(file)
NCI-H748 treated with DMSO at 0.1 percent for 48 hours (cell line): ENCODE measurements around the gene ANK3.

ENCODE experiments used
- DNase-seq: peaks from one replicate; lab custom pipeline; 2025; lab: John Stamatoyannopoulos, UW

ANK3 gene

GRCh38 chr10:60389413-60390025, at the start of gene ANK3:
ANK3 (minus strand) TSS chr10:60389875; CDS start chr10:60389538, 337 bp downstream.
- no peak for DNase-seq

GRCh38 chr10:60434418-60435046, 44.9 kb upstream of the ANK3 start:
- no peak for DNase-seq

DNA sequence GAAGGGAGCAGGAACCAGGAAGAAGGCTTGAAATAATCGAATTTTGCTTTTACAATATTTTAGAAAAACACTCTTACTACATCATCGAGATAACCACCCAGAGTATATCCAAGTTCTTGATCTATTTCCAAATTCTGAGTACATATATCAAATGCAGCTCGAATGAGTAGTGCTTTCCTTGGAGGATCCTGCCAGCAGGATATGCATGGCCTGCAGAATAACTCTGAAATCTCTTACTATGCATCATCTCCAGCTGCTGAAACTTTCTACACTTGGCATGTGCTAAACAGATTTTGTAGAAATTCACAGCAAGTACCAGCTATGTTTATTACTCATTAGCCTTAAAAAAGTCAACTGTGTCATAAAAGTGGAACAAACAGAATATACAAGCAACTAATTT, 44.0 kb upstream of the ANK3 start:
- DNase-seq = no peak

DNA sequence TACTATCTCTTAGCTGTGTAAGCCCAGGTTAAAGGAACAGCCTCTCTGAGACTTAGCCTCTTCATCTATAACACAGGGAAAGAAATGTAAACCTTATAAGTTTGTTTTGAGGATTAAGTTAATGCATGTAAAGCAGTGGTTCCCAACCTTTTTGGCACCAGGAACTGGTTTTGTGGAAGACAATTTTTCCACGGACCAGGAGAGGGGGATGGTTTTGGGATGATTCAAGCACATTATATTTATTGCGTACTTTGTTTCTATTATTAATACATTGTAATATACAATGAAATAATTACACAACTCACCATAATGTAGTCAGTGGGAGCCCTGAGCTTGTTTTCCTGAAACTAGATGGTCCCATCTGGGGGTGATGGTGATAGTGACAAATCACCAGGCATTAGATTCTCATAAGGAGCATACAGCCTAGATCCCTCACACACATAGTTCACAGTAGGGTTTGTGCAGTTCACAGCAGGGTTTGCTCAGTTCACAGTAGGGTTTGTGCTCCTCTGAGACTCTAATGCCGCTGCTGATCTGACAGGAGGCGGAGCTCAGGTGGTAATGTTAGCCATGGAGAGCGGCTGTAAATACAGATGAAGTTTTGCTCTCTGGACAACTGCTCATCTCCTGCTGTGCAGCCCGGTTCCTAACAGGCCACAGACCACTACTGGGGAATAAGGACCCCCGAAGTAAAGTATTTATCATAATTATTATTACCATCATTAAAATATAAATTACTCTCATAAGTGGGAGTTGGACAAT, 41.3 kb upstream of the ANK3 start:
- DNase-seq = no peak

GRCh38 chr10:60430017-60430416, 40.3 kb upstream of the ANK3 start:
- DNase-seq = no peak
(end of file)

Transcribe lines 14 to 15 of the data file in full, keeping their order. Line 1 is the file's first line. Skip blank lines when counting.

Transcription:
GRCh38 chr10:60430017-60430416, 40.3 kb upstream of the ANK3 start:
- DNase-seq = no peak